A practice run of cans in February proved timely as the small-batch operation had to pivot completely to cans (from mostly kegs) once shelter-in-place happened; last weekend co-owner/co-founder Tyler Johansen went on a special Brew Cruz bus delivery run dropping off For All “Intensive” Purposes hazy IPAs and Poco a Poco Mexican lagers in crowlers, which sold out quickly at fre4rmdistro.com.
“Hopefully other breweries will see the response we did—which was super positive—and want to do something similar,” Johansen says.
In the interactions with Woodhouse fans, he adds, there was something familiar, albeit currently missing, that make places like the forthcoming tasting room special.
“Breweries are becoming that third space, much like Starbucks went from just coffee to a place to meet up,” he says. “What I’ve noticed most is not people fiending for the beer, they miss the interaction, seeing that friendly face.”
This operation started as a delivery-only outfit, so owners Justin Williams and Daniel Mendoza were well versed on how to operate when shelter-in-place became the new restaurant reality. For distressed locals, their menu is the epitome of comfort cuisine—fried chicken sandwiches, Spam kimchi fried rice, wings, baked potato fries, chicken and waffles. As Williams describes it, “Stoner cuisine meets Southern food.”
It’s also been a comfort for local health professionals as KC rallied followers to help send meals to the Watsonville emergency room staff last week and has pledged to continue feeding ER crews every week going forward in collaboration with COVID-Meals.
“This is our way of giving back to health care professionals,” Williams says. “There’s still so much struggling going on; there’s never enough we can do. We just want to do our best to help out.”
Pre-pandemic, the plan was to move into a bigger, better space in the former Joe’s Pizza and Subs at 1207 Pacific by the end of spring and add sit-down capacity for 52, local craft draft beer and Santa Cruz Mountains wine. When Kickin’s team finally started construction, the city issued its nonessential work stop. When that’s lifted, Williams anticipates two months of build-out before it opens.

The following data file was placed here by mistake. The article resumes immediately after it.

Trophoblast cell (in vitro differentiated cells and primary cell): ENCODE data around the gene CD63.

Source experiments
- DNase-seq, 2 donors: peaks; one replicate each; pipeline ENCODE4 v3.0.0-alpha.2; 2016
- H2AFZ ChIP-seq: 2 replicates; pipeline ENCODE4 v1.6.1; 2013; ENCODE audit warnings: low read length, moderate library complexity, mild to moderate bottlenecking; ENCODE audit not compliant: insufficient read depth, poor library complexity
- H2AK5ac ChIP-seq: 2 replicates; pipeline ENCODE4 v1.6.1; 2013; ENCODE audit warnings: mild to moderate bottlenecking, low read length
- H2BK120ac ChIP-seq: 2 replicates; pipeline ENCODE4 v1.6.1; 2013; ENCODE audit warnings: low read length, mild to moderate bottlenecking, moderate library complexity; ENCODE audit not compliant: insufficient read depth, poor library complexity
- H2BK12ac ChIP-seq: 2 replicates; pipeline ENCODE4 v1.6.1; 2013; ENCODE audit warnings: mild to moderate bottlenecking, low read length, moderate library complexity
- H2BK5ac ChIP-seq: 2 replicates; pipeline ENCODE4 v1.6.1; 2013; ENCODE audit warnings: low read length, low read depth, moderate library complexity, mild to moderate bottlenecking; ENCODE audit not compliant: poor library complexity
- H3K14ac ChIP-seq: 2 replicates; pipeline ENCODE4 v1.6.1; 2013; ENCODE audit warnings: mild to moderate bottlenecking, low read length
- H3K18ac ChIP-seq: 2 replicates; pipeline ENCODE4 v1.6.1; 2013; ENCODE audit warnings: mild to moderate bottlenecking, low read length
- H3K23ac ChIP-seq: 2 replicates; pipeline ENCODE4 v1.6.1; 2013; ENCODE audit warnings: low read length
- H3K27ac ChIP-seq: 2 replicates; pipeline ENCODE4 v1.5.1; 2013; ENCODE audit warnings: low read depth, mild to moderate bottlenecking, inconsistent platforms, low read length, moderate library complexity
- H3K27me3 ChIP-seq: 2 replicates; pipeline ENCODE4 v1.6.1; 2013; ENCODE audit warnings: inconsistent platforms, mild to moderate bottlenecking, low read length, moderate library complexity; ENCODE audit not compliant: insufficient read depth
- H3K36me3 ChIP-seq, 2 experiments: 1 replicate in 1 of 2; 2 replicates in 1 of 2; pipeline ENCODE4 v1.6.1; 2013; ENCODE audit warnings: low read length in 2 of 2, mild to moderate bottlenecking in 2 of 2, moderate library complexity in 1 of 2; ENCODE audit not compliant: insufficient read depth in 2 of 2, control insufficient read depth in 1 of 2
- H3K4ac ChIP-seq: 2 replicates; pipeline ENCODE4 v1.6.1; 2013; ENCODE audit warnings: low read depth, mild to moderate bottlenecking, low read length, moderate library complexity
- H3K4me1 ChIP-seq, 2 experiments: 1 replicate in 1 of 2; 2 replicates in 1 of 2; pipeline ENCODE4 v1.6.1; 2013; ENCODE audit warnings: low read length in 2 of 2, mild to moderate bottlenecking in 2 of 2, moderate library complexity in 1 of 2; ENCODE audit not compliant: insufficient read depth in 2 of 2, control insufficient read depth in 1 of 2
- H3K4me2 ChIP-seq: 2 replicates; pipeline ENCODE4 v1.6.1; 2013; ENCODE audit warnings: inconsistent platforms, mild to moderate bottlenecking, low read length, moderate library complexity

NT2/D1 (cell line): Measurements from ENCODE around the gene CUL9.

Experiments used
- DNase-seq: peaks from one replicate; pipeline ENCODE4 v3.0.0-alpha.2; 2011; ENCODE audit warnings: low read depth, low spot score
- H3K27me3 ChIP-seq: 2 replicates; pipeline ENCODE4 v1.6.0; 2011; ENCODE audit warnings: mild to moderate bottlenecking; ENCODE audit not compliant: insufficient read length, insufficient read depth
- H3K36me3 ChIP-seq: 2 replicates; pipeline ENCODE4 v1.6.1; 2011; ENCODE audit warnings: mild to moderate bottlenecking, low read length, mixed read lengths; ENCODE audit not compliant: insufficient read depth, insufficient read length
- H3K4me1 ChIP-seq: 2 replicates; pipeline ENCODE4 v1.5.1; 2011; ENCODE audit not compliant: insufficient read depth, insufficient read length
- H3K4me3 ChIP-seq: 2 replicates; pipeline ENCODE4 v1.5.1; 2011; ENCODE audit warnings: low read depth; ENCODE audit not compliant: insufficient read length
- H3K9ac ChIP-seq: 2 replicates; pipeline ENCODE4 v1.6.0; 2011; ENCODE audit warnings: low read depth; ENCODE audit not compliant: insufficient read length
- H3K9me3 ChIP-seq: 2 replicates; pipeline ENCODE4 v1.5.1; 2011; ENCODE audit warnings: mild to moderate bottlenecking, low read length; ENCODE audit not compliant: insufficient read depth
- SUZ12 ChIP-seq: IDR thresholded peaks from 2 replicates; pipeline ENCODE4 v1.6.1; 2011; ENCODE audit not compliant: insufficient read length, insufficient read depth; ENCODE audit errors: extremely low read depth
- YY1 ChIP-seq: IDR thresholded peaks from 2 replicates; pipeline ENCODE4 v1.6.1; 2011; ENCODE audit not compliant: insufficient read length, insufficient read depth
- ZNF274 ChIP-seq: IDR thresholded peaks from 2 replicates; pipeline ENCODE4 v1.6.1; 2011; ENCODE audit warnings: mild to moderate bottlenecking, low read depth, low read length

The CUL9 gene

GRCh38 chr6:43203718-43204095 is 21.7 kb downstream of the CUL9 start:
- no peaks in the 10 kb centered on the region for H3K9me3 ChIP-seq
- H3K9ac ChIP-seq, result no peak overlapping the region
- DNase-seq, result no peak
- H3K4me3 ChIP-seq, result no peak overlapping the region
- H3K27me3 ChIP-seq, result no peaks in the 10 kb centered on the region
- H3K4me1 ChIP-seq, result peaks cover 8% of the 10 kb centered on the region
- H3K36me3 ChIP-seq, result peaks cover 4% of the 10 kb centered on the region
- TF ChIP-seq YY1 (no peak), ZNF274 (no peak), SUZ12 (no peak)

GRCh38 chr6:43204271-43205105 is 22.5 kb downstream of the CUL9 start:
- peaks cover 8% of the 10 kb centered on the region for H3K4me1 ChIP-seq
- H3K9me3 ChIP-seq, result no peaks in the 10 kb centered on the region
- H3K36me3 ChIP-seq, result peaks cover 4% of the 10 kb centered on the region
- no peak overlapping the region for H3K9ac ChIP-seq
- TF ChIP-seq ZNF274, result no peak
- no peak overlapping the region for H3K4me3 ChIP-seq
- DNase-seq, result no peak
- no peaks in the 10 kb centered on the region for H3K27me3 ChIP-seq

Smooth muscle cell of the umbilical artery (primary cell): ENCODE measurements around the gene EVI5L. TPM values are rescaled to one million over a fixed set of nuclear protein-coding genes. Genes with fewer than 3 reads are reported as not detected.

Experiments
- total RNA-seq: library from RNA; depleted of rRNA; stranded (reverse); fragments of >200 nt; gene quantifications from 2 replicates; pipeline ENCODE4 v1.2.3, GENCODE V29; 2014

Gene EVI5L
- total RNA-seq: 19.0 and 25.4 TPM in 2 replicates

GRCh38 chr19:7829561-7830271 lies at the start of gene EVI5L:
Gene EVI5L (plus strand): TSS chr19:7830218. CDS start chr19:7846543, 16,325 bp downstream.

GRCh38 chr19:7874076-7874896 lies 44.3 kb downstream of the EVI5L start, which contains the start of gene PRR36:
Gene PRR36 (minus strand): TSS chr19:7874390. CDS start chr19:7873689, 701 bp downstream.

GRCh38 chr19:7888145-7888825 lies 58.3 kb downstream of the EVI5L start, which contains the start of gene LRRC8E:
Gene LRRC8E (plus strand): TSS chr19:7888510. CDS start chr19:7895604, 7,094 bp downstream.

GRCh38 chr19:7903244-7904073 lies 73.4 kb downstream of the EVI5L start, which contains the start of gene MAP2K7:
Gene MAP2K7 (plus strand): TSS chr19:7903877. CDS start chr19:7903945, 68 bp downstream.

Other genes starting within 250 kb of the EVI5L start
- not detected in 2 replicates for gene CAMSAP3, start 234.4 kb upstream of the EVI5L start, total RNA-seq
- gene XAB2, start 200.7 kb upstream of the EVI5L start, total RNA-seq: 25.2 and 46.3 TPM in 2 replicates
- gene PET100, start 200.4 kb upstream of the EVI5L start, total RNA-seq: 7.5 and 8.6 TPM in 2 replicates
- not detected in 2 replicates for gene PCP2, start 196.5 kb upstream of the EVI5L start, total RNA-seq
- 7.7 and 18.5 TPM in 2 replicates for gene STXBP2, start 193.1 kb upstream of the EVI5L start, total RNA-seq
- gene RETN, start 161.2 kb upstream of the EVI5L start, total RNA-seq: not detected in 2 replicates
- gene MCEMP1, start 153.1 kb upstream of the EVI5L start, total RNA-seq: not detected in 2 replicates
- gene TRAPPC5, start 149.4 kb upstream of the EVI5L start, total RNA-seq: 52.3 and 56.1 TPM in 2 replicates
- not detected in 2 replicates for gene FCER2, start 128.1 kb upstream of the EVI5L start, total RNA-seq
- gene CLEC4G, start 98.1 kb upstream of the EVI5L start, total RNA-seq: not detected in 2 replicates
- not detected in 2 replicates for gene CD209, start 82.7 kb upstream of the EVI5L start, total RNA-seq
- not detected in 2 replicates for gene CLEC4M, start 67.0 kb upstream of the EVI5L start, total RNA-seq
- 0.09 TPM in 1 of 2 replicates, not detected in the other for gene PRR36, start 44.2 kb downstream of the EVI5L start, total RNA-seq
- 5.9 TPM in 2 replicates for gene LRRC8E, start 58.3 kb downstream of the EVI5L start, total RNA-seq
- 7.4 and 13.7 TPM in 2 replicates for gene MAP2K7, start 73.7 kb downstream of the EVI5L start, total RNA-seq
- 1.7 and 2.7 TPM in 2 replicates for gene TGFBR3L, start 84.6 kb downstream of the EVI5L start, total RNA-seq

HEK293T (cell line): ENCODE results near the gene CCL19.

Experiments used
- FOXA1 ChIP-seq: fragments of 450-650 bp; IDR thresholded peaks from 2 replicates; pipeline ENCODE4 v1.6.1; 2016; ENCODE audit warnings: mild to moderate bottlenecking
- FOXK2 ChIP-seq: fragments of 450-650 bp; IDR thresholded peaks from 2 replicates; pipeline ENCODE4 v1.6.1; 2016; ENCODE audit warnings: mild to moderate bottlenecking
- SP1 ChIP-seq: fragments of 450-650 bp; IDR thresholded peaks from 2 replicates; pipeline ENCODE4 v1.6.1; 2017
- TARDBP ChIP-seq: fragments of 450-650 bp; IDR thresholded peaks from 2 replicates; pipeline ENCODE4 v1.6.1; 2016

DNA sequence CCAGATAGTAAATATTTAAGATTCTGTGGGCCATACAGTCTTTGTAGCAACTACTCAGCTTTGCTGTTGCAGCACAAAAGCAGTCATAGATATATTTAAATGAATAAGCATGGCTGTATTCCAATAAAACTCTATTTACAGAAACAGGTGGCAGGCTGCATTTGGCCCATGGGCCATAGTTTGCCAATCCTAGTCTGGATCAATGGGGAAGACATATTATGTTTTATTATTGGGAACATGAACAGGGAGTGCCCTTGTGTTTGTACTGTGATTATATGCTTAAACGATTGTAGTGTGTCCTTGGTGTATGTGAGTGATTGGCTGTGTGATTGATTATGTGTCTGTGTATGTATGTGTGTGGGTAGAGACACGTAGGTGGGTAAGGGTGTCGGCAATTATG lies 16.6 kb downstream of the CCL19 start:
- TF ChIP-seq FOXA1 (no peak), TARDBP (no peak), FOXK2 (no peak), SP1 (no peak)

Meanwhile KC’s goodies like Korean fried chicken and waffle fries remain available for delivery 6:30-11pm Wednesday through Friday, 4pm-9pm Saturday and Sunday.
One of the most anticipated restaurant openings of the last few years happened right as Gov. Gavin Newsom issued his stay-at-home order.
The Mentone team took take-out-only as an opportunity to focus on some greatest hits with a slimmed down menu starring 12-inch pizzas made with 48-hour fermented dough and baked in the wood-fired Valoriani oven. On top of the Margherita, sopressata-Calabrian chili pies and a rotating special, Mentone also swapped out its version of a salade Niçoise, the “Insalata di Riviera,” for a chicory Caesar, cocktails and wine to go. (This weekend they debut a frozen Aperol spritz.)
“We figured this would be a nice way of easing into operation,” owner-executive chef David Kinch said when it opened. “Selfishly, it lets us practice what we’re good at, and if we choose to expand we can do so.”
GM Chris Sullivan believes the practice is paying off.
“Pizza’s such a small part of the menu, but we’re getting it dialed,” he says. “We feel really good about the pizzas.”
So do the locals who placed so many online orders Mentone’s platform kept crashing, which inspired a throwback to a different type of dialed in: purely phone orders.
That hasn’t slowed demand. Sullivan can track how many missed calls he has and estimates peak times hit as many or seven or eight calls a second.
“We compare it to a radio sweepstakes for Grateful Dead tickets, people hitting redial a million times at home.” Sullivan says. “I’ll hear the person on the line say to ‘Oh, I got through!’ to the people in the house.”
While fielding orders, he takes the opportunity to “give [callers] a glimpse of our vision.” The pizzas go on sale 11am Wednesday-Saturday and sell out in 90 minutes. Pickup times are assigned 3-7pm to avoid crowding.
To provide a peek at the rest of the dinner menu, a special Sunday Supper series does prepay online with a main, side, salad and gelato to reheat at home.
Mentone’s team was two-thirds of the way through training at the time the essential work shutdown was ordered. Sullivan is eyeing the May 3 date the current order would expire, but anticipates that being extended. In the meantime, he’s enjoying the surreality of the whole affair.
“We’re using muscles we didn’t know we had,” he says.